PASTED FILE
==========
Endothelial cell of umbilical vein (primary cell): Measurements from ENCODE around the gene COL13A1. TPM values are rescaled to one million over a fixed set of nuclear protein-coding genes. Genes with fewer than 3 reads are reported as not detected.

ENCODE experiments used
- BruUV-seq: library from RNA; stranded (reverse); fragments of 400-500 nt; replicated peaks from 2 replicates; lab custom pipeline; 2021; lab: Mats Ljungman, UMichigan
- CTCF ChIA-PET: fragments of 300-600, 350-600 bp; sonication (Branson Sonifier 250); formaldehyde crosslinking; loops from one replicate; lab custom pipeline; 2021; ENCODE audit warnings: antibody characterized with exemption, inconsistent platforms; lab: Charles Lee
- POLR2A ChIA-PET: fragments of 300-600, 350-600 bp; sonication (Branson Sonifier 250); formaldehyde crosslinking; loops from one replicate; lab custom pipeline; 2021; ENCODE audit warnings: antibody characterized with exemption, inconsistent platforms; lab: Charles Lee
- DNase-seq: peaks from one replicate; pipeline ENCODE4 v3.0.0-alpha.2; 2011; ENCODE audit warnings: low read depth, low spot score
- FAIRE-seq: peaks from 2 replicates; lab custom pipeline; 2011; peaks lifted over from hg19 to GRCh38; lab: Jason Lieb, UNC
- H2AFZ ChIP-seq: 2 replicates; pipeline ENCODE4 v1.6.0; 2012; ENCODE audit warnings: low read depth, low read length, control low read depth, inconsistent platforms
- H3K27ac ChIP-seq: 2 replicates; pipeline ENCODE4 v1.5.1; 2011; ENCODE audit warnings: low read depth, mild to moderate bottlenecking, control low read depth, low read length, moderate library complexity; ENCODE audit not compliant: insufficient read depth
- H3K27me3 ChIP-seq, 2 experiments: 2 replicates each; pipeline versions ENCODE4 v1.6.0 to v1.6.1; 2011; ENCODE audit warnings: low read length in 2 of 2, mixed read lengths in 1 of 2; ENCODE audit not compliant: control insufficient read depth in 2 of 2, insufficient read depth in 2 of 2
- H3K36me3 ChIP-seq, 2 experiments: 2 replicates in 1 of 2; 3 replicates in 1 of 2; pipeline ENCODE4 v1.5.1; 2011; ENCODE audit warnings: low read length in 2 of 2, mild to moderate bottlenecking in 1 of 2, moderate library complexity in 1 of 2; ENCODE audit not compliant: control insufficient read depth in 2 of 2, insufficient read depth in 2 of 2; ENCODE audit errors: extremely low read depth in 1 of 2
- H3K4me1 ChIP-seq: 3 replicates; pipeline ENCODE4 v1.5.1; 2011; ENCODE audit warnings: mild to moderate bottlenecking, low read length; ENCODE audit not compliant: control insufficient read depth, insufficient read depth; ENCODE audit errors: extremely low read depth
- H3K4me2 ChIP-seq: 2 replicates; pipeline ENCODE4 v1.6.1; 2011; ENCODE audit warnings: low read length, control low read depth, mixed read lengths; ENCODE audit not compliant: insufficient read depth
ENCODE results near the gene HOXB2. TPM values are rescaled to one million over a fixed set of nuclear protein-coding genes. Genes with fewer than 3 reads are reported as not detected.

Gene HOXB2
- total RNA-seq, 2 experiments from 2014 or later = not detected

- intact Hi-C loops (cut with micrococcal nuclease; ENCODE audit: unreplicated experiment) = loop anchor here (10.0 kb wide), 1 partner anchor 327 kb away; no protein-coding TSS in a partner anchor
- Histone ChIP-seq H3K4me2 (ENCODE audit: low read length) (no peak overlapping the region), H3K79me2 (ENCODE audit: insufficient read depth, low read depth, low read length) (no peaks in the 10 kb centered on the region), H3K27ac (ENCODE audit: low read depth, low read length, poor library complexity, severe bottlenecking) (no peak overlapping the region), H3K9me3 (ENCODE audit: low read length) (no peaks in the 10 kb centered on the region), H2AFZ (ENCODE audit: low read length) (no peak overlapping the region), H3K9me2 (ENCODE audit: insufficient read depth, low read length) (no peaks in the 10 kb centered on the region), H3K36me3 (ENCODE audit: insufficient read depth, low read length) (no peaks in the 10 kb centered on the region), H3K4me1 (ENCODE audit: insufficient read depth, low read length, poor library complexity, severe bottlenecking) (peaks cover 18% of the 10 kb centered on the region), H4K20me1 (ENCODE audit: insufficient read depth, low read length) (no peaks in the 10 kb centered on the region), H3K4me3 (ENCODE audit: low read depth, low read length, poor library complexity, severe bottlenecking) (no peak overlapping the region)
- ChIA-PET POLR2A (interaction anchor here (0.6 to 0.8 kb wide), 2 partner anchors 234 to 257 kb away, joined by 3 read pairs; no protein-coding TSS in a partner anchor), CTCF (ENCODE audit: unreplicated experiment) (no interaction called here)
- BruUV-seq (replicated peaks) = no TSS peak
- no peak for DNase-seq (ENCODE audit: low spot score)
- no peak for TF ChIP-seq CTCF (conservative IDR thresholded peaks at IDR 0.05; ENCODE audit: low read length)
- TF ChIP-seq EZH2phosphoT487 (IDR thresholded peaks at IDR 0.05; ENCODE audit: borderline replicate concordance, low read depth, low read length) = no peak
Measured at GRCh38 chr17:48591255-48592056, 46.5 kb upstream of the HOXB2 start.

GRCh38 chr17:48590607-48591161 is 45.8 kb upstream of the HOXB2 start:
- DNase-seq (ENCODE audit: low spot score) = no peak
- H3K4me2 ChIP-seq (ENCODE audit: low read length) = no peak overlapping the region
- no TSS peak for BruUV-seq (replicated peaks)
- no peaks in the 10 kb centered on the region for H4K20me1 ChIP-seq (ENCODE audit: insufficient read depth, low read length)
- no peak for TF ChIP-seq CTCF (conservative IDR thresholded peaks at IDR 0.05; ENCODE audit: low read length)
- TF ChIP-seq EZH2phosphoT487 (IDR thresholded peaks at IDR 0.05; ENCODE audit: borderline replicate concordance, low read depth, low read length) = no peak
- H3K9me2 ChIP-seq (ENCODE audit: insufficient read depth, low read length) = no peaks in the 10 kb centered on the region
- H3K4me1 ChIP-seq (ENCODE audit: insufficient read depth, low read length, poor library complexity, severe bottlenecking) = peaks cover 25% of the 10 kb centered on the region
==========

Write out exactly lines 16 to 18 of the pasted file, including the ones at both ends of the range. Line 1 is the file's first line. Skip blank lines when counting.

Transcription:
- total RNA-seq, 2 experiments from 2014 or later = not detected

- intact Hi-C loops (cut with micrococcal nuclease; ENCODE audit: unreplicated experiment) = loop anchor here (10.0 kb wide), 1 partner anchor 327 kb away; no protein-coding TSS in a partner anchor
- Histone ChIP-seq H3K4me2 (ENCODE audit: low read length) (no peak overlapping the region), H3K79me2 (ENCODE audit: insufficient read depth, low read depth, low read length) (no peaks in the 10 kb centered on the region), H3K27ac (ENCODE audit: low read depth, low read length, poor library complexity, severe bottlenecking) (no peak overlapping the region), H3K9me3 (ENCODE audit: low read length) (no peaks in the 10 kb centered on the region), H2AFZ (ENCODE audit: low read length) (no peak overlapping the region), H3K9me2 (ENCODE audit: insufficient read depth, low read length) (no peaks in the 10 kb centered on the region), H3K36me3 (ENCODE audit: insufficient read depth, low read length) (no peaks in the 10 kb centered on the region), H3K4me1 (ENCODE audit: insufficient read depth, low read length, poor library complexity, severe bottlenecking) (peaks cover 18% of the 10 kb centered on the region), H4K20me1 (ENCODE audit: insufficient read depth, low read length) (no peaks in the 10 kb centered on the region), H3K4me3 (ENCODE audit: low read depth, low read length, poor library complexity, severe bottlenecking) (no peak overlapping the region)